Imaging during low back pain ED visits: a claims-based descriptive analysis.

Link to article at PubMed

Imaging during low back pain ED visits: a claims-based descriptive analysis.

Am J Emerg Med. 2014 Dec 31;

Authors: Schlemmer E, Mitchiner JC, Brown M, Wasilevich E

OBJECTIVE: Low back pain (LBP) is a common reason for emergency department (ED) visits. This study aimed to determine the frequency and type of nonindicated imaging during LBP ED visits and to describe demographic and prior health care use characteristics among the nonindicated population.
METHODS: This study included index ED events for LBP occurring during 2011 through 2012 for Blue Cross Blue Shield of Michigan commercial members ages 18 to 64 years. We identified LBP imaging indications within 12months before the index event. Frequency estimates of patient demographics, imaging prevalence, type of imaging, and prior health care use characteristics stratified by imaging and indication status are presented with 95% confidence intervals (CIs).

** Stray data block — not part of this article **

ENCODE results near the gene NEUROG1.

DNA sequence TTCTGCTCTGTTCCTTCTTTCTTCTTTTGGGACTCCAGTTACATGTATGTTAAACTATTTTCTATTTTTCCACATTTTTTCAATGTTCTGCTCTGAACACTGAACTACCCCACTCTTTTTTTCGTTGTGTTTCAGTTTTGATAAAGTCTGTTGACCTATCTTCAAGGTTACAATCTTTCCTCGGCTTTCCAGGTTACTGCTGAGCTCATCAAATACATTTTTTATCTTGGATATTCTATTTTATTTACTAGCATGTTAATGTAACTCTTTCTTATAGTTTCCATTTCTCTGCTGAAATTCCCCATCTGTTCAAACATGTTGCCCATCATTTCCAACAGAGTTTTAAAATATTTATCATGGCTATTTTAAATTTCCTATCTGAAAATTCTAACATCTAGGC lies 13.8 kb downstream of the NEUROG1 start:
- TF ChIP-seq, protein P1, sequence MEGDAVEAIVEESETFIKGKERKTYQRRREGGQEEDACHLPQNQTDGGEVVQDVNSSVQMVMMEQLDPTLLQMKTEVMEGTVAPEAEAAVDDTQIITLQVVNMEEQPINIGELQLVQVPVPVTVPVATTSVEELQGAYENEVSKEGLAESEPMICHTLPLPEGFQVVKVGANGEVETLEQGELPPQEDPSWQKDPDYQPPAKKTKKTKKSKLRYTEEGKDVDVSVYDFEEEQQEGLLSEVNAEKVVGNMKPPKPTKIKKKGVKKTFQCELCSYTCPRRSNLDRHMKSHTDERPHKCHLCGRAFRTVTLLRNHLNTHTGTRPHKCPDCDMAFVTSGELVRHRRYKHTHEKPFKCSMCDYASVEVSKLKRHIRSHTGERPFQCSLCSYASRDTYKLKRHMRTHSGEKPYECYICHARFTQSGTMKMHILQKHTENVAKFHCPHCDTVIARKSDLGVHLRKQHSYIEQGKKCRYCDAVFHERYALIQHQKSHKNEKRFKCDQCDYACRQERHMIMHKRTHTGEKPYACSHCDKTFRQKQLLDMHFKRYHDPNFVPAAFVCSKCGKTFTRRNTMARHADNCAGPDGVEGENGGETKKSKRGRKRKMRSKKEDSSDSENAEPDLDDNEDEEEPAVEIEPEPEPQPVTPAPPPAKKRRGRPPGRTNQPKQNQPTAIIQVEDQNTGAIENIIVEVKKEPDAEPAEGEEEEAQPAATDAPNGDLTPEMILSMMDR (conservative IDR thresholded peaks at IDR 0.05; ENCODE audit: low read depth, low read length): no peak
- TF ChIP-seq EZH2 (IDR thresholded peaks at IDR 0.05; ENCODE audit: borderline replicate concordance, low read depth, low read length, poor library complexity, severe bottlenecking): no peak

RESULTS: Of the 14838 total events, 51.9% (95% CI, 51.1%-52.7%) did not have indications for imaging. Patients without imaging indications were less likely to have had ED visits, hospital stays, LBP, lower back imaging, primary care physician visits, and back-related specialist visits in the past year compared with patients with indications. Among nonindicated patients, 30.1% (95% CI, 29.1%-31.1%) received imaging; of these, 26.2% received advanced imaging (computed tomography or magnetic resonance imaging). Nonindicated patients who received imaging were slightly older than those who did not receive imaging (27.6% [95% CI, 25.8%-29.4%] were ages 55-64 years vs 20.6% [95% CI, 19.6%-21.7%]) and had a higher prevalence of observation/treatment room use (7.3% [95% CI, 6.2%-8.4%] vs 1.2% [95% CI, 0.9%-1.4%]).
CONCLUSIONS: Our results suggest that a substantial proportion of the patient population presenting to the ED for LBP receives nonindicated imaging, revealing opportunities to reduce costs and radiation exposure.

PMID: 25624075 [PubMed - as supplied by publisher]

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